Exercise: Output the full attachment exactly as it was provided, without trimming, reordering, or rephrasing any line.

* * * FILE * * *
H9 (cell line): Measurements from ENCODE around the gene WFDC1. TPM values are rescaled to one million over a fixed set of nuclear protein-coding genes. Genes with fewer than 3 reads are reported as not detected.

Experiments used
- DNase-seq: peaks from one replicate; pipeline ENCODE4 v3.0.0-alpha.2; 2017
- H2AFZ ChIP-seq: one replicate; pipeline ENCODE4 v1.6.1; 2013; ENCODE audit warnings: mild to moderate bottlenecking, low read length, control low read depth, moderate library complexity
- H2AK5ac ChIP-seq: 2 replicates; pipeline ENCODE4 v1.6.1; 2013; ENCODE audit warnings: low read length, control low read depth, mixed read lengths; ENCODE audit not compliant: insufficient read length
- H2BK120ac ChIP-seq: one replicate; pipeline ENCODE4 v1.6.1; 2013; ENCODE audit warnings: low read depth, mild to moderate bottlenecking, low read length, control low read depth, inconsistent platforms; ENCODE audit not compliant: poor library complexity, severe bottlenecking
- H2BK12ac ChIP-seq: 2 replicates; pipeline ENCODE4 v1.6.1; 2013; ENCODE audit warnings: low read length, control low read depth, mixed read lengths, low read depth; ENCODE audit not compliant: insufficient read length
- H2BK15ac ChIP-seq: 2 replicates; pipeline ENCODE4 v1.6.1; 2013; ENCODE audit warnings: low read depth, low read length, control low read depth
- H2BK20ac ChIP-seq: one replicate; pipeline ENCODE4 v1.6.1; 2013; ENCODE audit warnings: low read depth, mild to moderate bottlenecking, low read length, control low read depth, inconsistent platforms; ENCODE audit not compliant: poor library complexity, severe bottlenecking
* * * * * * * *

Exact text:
H9 (cell line): Measurements from ENCODE around the gene WFDC1. TPM values are rescaled to one million over a fixed set of nuclear protein-coding genes. Genes with fewer than 3 reads are reported as not detected.

Experiments used
- DNase-seq: peaks from one replicate; pipeline ENCODE4 v3.0.0-alpha.2; 2017
- H2AFZ ChIP-seq: one replicate; pipeline ENCODE4 v1.6.1; 2013; ENCODE audit warnings: mild to moderate bottlenecking, low read length, control low read depth, moderate library complexity
- H2AK5ac ChIP-seq: 2 replicates; pipeline ENCODE4 v1.6.1; 2013; ENCODE audit warnings: low read length, control low read depth, mixed read lengths; ENCODE audit not compliant: insufficient read length
- H2BK120ac ChIP-seq: one replicate; pipeline ENCODE4 v1.6.1; 2013; ENCODE audit warnings: low read depth, mild to moderate bottlenecking, low read length, control low read depth, inconsistent platforms; ENCODE audit not compliant: poor library complexity, severe bottlenecking
- H2BK12ac ChIP-seq: 2 replicates; pipeline ENCODE4 v1.6.1; 2013; ENCODE audit warnings: low read length, control low read depth, mixed read lengths, low read depth; ENCODE audit not compliant: insufficient read length
- H2BK15ac ChIP-seq: 2 replicates; pipeline ENCODE4 v1.6.1; 2013; ENCODE audit warnings: low read depth, low read length, control low read depth
- H2BK20ac ChIP-seq: one replicate; pipeline ENCODE4 v1.6.1; 2013; ENCODE audit warnings: low read depth, mild to moderate bottlenecking, low read length, control low read depth, inconsistent platforms; ENCODE audit not compliant: poor library complexity, severe bottlenecking